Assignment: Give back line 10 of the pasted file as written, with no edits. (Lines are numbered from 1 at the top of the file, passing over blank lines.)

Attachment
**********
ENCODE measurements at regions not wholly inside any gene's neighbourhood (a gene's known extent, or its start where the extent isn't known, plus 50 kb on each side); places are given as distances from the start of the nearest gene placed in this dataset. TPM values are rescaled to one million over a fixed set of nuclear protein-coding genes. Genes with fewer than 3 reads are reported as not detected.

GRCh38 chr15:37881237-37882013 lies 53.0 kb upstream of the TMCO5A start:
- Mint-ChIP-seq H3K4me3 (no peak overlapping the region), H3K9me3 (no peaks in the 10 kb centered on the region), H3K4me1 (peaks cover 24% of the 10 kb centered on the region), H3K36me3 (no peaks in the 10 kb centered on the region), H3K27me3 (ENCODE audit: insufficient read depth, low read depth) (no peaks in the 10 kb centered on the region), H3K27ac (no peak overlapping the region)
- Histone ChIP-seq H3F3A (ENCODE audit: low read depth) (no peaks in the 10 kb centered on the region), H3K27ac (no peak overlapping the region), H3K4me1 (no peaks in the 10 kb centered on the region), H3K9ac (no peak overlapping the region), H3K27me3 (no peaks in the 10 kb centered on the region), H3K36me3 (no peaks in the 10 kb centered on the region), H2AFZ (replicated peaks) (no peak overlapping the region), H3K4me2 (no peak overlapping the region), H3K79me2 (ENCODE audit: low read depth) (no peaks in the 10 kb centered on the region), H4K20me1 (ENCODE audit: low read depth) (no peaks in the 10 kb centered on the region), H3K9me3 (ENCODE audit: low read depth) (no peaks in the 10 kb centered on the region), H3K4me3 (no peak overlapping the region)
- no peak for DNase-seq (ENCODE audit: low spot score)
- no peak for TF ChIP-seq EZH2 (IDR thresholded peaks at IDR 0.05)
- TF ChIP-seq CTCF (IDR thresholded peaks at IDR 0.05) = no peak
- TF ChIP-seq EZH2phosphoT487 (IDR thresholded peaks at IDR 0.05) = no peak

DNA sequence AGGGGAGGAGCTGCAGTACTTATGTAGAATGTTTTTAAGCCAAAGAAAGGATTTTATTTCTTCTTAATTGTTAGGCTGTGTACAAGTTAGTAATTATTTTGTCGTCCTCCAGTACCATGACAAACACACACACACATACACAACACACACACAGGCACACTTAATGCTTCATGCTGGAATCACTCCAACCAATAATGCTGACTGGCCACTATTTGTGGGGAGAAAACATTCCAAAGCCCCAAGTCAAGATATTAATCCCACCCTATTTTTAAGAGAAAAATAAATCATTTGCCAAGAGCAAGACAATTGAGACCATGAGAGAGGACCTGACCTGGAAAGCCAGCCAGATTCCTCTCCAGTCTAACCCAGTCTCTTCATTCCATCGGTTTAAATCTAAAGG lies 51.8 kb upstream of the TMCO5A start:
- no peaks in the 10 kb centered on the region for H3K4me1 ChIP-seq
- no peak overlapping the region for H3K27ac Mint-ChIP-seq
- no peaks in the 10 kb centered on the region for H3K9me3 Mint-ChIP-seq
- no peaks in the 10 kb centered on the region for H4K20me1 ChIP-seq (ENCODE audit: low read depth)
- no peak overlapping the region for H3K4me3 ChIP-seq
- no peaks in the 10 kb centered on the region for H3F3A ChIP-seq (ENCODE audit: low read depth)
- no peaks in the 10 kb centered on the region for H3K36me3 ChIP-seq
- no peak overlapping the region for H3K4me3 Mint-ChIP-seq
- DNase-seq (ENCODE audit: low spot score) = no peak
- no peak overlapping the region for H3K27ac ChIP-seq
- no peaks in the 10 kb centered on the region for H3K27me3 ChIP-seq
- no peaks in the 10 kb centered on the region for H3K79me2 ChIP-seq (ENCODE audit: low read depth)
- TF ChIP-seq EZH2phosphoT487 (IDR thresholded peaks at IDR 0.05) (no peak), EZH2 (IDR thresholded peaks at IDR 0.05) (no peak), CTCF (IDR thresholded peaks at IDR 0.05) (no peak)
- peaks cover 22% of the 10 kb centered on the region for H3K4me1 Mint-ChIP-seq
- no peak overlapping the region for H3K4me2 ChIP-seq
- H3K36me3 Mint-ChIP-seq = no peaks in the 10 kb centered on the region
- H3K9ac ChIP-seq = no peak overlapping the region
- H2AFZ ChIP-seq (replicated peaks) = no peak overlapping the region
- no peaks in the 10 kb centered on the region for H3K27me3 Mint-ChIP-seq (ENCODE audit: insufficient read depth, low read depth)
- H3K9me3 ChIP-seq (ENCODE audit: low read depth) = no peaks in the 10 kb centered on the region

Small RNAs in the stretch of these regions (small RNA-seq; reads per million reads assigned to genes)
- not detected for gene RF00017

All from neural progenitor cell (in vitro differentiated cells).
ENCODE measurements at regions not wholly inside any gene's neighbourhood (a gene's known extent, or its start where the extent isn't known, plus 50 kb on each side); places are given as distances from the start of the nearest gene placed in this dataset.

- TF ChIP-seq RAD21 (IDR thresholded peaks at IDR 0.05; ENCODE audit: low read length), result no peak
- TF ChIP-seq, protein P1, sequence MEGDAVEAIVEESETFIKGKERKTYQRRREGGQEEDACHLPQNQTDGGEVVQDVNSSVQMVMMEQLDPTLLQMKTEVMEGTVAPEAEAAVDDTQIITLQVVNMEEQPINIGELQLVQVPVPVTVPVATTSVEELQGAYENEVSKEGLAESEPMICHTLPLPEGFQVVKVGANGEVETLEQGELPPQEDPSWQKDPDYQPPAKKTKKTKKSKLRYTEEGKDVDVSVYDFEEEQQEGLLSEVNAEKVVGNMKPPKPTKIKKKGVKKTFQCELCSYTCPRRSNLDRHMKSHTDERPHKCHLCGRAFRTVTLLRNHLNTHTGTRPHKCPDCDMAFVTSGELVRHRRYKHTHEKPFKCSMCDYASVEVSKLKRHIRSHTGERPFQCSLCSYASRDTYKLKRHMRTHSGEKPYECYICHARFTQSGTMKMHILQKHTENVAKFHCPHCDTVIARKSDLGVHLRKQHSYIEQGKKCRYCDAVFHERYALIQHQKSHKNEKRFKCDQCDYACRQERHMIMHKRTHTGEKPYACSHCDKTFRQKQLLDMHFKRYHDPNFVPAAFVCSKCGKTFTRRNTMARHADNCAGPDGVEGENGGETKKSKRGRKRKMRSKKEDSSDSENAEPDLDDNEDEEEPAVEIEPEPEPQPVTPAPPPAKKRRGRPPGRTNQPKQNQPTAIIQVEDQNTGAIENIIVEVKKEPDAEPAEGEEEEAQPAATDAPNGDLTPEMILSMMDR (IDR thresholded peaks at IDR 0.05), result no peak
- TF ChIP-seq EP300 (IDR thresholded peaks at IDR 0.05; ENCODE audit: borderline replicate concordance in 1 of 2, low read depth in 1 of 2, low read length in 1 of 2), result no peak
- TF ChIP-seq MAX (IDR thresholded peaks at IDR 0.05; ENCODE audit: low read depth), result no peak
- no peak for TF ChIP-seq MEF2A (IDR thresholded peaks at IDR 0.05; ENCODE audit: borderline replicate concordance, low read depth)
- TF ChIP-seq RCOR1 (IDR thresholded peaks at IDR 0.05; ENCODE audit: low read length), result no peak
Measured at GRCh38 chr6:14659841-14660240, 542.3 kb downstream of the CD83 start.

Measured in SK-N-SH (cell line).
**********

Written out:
- no peaks in the 10 kb centered on the region for H3K4me1 ChIP-seq